• Encourage young people to set career goals
  • Provide ongoing support to achieve their goals
  • Collaborate across services and professionals for consistency
  • Recognise when goals are met – however small or large

Initially, when I meet a young person, we choose a venue where they feel comfortable. Often this is their home or at one of our care leaver drop-ins, which I regularly attend. My presence at these drop-ins helps to build trust so that when help or careers advice is needed, there is a familiar face on hand to support.

A key part of my role is coaching and encouraging young people to achieve their goals and helping them to keep on track. Whether it is a small goal, or a massive step, recognition and encouragement can make a massive difference to their journeys.

I work one to one with a young person, alongside other agents and agencies. Communication is key to ensuring the best level of support is provided. Each young person has a personal adviser who has a statutory responsibility to see them every eight weeks.

Consistent messaging across sources and services

We can’t control the information that young people get from other sources, but the personal adviser and I can provide clear and consistent messages. We work together to support the young person’s aspirations and advise their next steps.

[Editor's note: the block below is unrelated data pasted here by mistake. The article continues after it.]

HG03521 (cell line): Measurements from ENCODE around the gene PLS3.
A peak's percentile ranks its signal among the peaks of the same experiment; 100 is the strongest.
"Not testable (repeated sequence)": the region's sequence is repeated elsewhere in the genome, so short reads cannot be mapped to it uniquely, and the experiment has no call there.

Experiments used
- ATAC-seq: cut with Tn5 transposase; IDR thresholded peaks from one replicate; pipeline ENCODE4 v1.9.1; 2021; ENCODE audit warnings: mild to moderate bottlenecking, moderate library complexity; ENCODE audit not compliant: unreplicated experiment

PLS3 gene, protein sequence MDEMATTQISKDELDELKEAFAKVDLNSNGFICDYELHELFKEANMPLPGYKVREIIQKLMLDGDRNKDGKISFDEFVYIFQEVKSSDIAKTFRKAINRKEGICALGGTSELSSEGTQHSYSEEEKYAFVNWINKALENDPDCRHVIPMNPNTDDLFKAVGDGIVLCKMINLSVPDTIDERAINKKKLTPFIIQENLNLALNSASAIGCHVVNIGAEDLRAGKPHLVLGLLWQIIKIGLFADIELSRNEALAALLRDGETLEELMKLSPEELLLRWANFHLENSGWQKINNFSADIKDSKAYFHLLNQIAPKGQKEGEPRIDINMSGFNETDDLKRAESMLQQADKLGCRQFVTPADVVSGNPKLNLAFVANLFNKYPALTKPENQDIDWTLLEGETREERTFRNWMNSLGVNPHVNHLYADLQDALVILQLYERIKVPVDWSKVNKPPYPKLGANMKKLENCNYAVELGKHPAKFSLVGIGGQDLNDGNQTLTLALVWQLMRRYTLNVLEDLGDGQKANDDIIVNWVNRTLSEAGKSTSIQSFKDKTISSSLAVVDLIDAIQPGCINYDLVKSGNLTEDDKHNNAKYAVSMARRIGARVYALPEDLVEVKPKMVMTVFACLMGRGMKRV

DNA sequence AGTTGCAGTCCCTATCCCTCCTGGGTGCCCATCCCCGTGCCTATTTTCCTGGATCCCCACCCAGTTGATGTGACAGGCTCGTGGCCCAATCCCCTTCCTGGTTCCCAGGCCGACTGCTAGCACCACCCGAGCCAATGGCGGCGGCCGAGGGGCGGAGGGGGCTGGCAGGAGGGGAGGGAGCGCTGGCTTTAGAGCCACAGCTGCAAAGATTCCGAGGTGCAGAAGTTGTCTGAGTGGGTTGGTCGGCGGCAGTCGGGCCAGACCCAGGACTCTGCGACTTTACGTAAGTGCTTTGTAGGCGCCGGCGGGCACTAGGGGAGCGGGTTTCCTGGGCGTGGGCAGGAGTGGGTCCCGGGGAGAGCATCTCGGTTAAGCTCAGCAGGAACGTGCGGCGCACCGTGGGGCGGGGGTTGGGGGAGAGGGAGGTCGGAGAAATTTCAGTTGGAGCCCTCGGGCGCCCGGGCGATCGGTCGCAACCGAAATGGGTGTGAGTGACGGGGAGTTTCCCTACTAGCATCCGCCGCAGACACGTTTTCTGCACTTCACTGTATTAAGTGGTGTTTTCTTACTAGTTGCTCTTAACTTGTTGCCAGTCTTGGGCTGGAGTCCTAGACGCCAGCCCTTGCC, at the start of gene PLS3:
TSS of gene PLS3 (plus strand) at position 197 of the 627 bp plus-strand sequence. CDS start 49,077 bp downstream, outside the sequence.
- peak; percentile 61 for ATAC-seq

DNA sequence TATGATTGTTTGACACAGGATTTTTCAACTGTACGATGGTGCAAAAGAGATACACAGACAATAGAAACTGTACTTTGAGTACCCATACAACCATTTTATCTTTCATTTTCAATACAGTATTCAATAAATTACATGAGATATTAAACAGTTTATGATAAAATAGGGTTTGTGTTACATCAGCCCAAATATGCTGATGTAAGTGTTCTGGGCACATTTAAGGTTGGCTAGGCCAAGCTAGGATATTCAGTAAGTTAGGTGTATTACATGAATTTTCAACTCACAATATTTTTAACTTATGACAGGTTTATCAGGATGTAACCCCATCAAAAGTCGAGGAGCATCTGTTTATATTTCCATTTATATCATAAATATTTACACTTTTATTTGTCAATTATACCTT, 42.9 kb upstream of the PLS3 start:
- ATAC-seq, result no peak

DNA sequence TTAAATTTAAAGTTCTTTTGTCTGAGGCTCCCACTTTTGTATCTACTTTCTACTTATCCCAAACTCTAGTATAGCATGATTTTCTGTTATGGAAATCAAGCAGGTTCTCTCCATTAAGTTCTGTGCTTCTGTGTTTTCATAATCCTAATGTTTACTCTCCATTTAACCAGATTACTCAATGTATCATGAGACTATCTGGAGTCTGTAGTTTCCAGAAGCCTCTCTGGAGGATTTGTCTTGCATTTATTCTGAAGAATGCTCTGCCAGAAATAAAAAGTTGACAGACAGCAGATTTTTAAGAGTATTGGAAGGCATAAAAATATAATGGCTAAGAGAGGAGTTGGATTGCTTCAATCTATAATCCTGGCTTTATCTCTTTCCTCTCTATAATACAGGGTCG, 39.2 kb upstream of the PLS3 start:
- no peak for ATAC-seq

I attend a range of meetings representing the interests of all care leavers. These meetings aim to improve the accessibility and availability of options in learning and employment, for example, improving access to apprenticeships within Kirklees Neighbourhood Housing.


Staying on top of policy and sharing good practice

Our team research financial policies and procedures to support young people in education residing in another local authority. As part of my role, I have participated in the restructure and implementation of a new financial policy and process for Kirklees care leavers.

We attend meetings with the national care leaver benchmarking forum, sharing good practice and learning about development ideas and opportunities from other areas.


What’s the impact for young people leaving care?

Rising aspirations and results despite challenging times

In 2015, 45% of Care Leavers (18+) were NEET in September 2021. Despite the additional challenges presented by covid-19, this has reduced to 30% in Kirklees. Aspirations have risen and the number of young people in higher education has increased from 17 care leavers in 2015 to 29 in 2021. (Kirklees Council Statistics)

Our results show the positive impact a personalised and joined up approach has on a young person’s journey. By getting to know a young person, we build trust and can better understand their circumstances. Celebrating the successes – however small – builds confidence in a young person and our ongoing support keeps up momentum.

Working with other agencies and professionals enables us to provide the consistency young people need and prevents information from through the cracks. This approach has enabled us to establish a quality “local offer” for our care leavers.

1. Department for Education. (2019). Children looked after in England (including adoption) available here
2. Ministry of Justice (2012) Prisoners’ childhood and family backgrounds, available here.
3. Scottish Government. (2019). Education Outcomes for Looked After Children – 2019/20, available here.


Helping care leavers find their next opportunity